On the final day of the Jewelers of America (JA) annual Affiliate Leadership Conference in Washington D.C. held February 24 through 27, about 150 JA leaders lobbied their respective elected officials on Capitol Hill to support draft legislation on conflict diamonds proposed by the World Diamond Council (WDC) (See pages 31, 33). The JA leaders’ main goal was to find a sponsor for the WDC legislation. While no legislator committed to sponsorship of the bill, most said they would take it under consideration.
“The meetings were very productive,” said Matthew Runci, president and CEO of JA and executive director and chairman of the U.S. legislative committee for WDC. “We showed that we are a steadfast industry and that we are trying hard to get legislation enacted.” He noted that the delegation had some good prospects in mind as primary sponsors of the bill, but was not currently prepared to release any names.
“Today the industry presented its case,” said Fred Michmershuizen, director of marketing and communication for JA. “It’s important to realize that the people who did the lobbying all run jewelry stores and took time out from their business to talk to their representatives.”
Most of the JA members met with the staff members of their state representatives; appointments were set in advance. Nearly 30 local JA groups met directly with their representatives. Members of the Arkansas Jewelers Association spoke with U.S. Senators Tim Hutchinson and Blanche Lincoln. The delegation from New York, said Michmershuizen, had a “successful” meeting with Senator Charles Schumer’s staff members, who were “very responsive.”
John Armbruster, president-elect of the Wisconsin Jewelers Association, and a member of the Capitol Hill JA delegation, met with staff members of Congressman F. James Sensenbrenner, Jr., and U.S. Senators Russell Feingold and Herb Kohl. “Everyone was cordial but non-committal,” said Armbruster, “but we expected that. All the jewelers riding back on the bus from Washington felt we had communicated our concerns about conflict diamonds and showed that we are working toward a solution. This was truly democracy in action.” He added that the delegation had also created awareness that jewelers are concerned about the future of African nations that are part of the legitimate diamond trade.
All representatives visited by JA delegates received a copy of the WDC draft legislation, an overview sheet, information on the JA and a list of all the state associations. In addition, remaining members of Congress were mailed the informational packet.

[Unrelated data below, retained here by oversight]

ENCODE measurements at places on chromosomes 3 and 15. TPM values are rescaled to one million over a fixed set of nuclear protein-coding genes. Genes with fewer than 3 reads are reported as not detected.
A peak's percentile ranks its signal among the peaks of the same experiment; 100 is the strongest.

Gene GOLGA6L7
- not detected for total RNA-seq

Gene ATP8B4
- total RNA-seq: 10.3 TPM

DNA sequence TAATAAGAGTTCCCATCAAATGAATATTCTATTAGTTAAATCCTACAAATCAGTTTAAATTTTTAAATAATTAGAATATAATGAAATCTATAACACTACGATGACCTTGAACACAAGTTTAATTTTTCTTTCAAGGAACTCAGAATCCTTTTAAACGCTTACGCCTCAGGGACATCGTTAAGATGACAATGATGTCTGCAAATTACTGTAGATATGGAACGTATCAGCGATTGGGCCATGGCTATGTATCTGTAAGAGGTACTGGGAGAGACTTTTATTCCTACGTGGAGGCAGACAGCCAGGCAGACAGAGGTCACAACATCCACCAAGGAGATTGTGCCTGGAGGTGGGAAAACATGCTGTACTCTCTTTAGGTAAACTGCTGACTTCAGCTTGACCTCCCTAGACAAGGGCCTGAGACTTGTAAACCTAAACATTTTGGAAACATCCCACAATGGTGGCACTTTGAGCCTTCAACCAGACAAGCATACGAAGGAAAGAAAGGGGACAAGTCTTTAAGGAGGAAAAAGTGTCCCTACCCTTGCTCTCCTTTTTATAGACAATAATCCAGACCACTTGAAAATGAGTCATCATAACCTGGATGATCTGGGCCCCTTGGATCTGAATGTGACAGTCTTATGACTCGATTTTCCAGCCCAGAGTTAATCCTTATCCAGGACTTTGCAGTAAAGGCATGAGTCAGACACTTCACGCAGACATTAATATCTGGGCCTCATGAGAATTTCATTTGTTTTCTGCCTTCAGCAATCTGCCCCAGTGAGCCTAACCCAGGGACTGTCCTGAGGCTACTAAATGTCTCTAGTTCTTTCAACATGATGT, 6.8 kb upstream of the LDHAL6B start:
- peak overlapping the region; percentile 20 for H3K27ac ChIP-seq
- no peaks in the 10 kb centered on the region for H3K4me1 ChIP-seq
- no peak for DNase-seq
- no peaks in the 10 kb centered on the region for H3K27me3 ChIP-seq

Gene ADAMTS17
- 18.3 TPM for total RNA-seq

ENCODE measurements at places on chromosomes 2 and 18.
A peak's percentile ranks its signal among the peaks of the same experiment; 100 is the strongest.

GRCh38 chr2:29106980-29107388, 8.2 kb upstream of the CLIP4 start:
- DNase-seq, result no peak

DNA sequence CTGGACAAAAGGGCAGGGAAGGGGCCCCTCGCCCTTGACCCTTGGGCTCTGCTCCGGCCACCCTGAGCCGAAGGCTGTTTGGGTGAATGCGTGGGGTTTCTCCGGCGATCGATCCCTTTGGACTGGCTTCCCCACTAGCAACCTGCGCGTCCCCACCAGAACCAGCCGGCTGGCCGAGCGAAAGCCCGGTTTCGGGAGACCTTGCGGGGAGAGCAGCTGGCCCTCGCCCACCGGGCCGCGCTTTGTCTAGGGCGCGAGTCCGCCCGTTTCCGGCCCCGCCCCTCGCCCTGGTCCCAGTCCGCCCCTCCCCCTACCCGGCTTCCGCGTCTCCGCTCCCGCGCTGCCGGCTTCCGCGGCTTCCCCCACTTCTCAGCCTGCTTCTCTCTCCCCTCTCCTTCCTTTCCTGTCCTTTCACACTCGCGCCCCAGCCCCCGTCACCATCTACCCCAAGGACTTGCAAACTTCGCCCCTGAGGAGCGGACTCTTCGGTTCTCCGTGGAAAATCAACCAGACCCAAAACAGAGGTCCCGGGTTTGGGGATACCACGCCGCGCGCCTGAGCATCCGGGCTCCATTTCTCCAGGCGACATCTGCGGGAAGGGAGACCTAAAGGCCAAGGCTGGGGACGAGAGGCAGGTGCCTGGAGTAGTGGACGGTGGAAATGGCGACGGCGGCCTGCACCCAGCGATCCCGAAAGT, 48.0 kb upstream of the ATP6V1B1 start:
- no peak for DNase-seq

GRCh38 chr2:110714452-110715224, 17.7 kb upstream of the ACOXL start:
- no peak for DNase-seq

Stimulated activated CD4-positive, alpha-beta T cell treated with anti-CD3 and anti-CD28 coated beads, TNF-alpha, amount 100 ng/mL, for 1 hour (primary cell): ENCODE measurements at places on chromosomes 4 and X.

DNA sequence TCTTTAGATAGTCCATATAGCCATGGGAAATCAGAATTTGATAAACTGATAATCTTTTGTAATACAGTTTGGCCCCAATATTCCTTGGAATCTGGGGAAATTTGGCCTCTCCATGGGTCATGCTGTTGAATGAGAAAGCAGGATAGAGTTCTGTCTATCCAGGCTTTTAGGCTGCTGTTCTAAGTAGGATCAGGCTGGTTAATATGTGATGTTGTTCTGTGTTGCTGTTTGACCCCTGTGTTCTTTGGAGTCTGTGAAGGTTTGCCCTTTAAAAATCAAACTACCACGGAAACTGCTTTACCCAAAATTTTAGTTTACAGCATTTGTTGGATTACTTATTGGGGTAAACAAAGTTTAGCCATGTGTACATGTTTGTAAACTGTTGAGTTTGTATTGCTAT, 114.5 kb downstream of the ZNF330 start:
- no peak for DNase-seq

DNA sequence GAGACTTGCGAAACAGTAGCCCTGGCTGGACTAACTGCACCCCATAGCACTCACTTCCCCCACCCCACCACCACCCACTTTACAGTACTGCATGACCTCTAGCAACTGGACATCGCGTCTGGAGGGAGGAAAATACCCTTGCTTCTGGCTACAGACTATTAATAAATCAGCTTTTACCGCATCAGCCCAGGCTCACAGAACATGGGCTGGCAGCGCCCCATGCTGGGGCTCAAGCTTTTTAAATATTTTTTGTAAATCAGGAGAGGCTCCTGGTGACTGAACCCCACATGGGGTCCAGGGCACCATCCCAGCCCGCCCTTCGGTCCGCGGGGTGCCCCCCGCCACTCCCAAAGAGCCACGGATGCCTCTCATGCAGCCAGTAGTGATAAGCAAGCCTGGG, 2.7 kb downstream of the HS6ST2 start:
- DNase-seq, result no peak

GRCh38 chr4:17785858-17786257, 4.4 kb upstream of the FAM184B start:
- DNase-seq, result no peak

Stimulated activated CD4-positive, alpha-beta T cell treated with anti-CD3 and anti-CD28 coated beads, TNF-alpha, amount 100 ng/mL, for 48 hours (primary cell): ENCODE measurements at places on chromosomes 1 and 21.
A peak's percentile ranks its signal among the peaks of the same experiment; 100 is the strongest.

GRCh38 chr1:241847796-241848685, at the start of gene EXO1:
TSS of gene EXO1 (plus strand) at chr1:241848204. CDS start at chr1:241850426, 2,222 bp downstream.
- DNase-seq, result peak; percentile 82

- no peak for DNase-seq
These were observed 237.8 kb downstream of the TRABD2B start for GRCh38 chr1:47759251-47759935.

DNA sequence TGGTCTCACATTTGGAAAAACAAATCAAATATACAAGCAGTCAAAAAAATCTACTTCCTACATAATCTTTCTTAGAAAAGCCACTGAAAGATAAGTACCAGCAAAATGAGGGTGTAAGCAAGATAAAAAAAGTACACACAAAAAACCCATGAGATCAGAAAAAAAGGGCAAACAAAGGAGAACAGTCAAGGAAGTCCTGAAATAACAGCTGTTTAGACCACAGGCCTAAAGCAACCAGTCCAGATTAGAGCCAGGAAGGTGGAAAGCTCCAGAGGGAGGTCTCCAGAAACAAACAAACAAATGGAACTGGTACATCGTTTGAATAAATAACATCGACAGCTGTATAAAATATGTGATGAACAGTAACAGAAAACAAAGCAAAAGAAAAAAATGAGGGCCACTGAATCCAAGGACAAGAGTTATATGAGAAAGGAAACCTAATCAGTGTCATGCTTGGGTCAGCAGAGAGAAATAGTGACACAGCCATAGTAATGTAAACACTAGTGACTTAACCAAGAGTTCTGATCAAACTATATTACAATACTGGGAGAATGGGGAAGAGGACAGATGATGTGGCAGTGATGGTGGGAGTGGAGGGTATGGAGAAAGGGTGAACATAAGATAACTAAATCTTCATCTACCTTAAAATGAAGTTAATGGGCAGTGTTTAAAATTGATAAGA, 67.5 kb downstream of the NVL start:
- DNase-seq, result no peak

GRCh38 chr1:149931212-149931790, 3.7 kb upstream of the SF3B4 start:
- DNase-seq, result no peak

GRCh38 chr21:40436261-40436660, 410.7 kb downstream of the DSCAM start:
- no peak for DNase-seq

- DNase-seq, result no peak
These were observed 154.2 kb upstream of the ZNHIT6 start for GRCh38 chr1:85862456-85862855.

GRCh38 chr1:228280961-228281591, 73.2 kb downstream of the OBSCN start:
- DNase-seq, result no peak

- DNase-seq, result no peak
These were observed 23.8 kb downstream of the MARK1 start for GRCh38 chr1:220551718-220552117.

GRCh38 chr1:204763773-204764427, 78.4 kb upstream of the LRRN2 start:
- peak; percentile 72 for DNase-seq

The JA delegation, said Michmershuizen, was asked not to specifically criticize conflict diamond legislation to be introduced by Congressman Tony Hall of Ohio. Hall’s latest bill, the Clean Diamond Act, will be released next week, according to Debra DeYoung, a senior aide to Hall.
Runci said that JA was recently presented a summary of the Clean Diamond Act, and saw two major differences between the Hall and WDC bills. One concerned the export of diamond jewelry in addition to loose stones and the other pertained to whether countries making a good-faith effort could continue to export diamonds even if a final certification program was not yet in place. The differences between the two bills, however, said Runci, were not that great and he hoped that Hall and the JA/WDC could form a consensus that would result in one bill being presented to Congress.
Until Hall’s final bill is released, however, “we can’t support something we haven’t seen,” said Michmershuizen. “There may be something included that could be detrimental to the industry.” He noted that Hall had said that his legislation would be available the week of February 19, but it was delayed several times.
DeYoung said that Hall’s staff is still obtaining the necessary comments about the Clean Diamond Act to assure that it complies with existing laws and that it would be released next week. She noted that one of Congressman Hall’s concerns, beyond conflict stones, was the smuggling of diamonds. No member of the JA delegation visited Hall during its lobbying efforts, she said, but representatives from Tiffany and WDC discussed the bill with Hall shortly before the JA conference took place.
Anna Maria Borg, Deputy Assistant Secretary at the State Department, a guest speaker at the JA Conference, said, “We want to break the deadly link between conflict and diamonds. We also want to maintain and protect the legitimate diamond industry and trade.” Borg is working on the conflict diamond issue for the U.S. government.